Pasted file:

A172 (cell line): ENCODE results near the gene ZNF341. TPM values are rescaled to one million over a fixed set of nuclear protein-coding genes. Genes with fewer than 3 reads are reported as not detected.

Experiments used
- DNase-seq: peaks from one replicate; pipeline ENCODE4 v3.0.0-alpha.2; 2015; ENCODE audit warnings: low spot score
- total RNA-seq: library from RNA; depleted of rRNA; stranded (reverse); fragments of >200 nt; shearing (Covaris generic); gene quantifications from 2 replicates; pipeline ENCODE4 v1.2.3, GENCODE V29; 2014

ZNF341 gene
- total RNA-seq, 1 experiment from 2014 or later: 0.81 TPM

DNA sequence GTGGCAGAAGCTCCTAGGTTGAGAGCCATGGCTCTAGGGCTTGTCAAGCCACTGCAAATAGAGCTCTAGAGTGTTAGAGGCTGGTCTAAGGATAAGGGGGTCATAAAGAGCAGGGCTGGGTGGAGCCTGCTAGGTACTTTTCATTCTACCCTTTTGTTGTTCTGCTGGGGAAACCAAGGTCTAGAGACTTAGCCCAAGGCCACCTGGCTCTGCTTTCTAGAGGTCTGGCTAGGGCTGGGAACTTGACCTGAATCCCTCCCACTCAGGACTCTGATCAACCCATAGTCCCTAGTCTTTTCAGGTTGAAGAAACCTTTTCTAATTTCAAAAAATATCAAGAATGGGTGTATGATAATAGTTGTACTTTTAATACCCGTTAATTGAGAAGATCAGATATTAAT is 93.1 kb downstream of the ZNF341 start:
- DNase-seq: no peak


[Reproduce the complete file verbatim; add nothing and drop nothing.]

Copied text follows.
A172 (cell line): ENCODE results near the gene ZNF341. TPM values are rescaled to one million over a fixed set of nuclear protein-coding genes. Genes with fewer than 3 reads are reported as not detected.

Experiments used
- DNase-seq: peaks from one replicate; pipeline ENCODE4 v3.0.0-alpha.2; 2015; ENCODE audit warnings: low spot score
- total RNA-seq: library from RNA; depleted of rRNA; stranded (reverse); fragments of >200 nt; shearing (Covaris generic); gene quantifications from 2 replicates; pipeline ENCODE4 v1.2.3, GENCODE V29; 2014

ZNF341 gene
- total RNA-seq, 1 experiment from 2014 or later: 0.81 TPM

DNA sequence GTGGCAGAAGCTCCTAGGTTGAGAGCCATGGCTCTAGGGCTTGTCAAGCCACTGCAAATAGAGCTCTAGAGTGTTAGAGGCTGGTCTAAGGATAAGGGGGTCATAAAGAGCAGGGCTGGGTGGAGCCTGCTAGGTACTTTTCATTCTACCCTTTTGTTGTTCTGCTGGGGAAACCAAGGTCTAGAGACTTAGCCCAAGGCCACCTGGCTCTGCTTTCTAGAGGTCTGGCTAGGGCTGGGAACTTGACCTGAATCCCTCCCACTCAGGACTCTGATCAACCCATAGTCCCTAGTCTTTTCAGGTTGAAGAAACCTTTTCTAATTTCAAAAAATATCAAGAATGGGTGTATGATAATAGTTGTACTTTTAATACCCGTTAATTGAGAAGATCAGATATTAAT is 93.1 kb downstream of the ZNF341 start:
- DNase-seq: no peak